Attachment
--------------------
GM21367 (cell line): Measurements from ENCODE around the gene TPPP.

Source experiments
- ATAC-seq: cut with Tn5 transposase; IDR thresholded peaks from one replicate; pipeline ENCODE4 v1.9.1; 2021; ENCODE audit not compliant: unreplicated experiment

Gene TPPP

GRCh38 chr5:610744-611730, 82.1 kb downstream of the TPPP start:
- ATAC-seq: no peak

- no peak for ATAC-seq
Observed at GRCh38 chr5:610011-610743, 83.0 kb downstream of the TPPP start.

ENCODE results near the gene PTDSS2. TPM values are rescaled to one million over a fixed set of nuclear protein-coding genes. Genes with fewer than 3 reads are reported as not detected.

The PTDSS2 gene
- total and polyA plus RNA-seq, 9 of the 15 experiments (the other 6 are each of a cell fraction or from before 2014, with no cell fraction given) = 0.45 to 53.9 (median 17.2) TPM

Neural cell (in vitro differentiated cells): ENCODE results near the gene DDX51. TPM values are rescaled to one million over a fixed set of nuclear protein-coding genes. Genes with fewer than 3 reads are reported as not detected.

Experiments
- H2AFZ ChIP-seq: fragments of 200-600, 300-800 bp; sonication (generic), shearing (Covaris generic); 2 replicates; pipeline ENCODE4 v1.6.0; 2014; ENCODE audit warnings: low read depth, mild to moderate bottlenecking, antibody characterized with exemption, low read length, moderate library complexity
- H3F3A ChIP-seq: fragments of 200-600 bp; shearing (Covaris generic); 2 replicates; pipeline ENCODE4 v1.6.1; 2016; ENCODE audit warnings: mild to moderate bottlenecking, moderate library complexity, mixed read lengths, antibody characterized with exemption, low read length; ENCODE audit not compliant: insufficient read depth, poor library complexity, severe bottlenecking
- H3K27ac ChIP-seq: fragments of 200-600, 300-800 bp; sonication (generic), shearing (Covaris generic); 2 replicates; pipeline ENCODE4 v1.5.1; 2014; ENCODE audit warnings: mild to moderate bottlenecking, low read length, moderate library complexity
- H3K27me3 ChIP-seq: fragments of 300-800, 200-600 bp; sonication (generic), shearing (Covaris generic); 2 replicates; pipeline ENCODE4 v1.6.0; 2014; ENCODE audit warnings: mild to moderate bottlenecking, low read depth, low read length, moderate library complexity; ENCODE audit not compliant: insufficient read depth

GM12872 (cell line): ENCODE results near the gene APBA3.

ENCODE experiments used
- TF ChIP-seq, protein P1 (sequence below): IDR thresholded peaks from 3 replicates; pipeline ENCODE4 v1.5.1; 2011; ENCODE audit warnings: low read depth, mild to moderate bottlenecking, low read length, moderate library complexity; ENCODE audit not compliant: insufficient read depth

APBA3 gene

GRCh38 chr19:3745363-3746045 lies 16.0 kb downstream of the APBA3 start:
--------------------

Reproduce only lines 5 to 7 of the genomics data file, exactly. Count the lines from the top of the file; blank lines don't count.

GRCh38 chr5:610744-611730, 82.1 kb downstream of the TPPP start:
- ATAC-seq: no peak

- no peak for ATAC-seq